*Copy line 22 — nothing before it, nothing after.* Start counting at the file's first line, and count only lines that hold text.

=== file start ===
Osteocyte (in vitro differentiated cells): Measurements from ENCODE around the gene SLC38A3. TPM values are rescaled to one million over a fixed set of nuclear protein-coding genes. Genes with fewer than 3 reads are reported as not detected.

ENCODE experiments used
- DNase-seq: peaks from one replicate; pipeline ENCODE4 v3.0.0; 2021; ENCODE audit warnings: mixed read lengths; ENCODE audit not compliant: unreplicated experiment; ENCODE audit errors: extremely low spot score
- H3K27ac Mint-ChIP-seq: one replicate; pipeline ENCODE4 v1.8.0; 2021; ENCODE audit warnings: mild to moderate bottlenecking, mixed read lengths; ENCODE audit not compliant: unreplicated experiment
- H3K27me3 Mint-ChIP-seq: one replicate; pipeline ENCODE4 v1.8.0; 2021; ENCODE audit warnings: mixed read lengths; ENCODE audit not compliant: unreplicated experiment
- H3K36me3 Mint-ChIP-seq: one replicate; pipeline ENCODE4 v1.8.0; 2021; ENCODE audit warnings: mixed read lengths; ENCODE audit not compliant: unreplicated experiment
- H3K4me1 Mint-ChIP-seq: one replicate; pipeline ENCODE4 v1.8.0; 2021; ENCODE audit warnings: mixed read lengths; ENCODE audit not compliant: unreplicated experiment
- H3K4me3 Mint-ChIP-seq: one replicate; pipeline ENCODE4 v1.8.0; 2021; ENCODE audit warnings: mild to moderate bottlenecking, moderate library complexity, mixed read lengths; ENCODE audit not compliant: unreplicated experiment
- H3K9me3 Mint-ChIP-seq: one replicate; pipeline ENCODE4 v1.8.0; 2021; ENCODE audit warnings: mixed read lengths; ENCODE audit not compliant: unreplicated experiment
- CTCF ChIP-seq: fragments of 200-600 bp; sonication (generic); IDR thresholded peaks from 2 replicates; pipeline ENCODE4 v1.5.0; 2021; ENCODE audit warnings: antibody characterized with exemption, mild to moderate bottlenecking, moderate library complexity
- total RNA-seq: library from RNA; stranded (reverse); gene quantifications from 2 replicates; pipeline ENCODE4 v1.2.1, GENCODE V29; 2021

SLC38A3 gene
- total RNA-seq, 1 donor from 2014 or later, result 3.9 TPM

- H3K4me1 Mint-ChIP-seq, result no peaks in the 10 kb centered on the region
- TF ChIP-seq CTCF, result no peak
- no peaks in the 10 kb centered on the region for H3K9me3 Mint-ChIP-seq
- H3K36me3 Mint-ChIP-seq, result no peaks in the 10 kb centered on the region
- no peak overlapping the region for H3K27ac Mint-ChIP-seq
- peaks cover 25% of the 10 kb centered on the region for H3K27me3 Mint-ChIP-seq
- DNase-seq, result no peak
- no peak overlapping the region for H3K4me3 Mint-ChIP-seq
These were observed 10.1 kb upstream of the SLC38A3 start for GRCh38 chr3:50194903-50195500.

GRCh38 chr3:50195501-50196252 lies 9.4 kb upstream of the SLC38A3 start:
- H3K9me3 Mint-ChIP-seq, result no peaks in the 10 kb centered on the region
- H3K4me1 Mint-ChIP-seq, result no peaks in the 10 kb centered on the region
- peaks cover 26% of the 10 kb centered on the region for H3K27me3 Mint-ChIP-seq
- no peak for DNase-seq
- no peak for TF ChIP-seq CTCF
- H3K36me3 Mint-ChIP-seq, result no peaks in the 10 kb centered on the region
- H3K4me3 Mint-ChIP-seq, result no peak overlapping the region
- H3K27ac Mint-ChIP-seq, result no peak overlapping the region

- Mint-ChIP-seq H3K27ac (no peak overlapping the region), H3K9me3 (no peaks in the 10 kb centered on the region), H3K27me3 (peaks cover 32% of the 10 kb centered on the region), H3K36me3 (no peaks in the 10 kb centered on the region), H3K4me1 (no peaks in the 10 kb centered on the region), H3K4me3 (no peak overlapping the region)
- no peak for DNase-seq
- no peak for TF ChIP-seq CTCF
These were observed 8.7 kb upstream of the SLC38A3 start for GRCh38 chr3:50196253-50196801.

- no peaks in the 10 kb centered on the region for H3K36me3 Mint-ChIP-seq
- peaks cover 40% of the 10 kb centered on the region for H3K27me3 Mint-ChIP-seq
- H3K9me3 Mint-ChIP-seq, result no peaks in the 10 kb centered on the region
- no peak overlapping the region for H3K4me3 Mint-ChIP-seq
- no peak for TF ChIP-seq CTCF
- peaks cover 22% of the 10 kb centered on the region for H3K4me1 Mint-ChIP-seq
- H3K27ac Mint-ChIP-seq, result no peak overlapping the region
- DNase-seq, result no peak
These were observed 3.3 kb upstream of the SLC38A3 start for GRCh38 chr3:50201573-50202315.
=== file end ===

These were observed 10.1 kb upstream of the SLC38A3 start for GRCh38 chr3:50194903-50195500.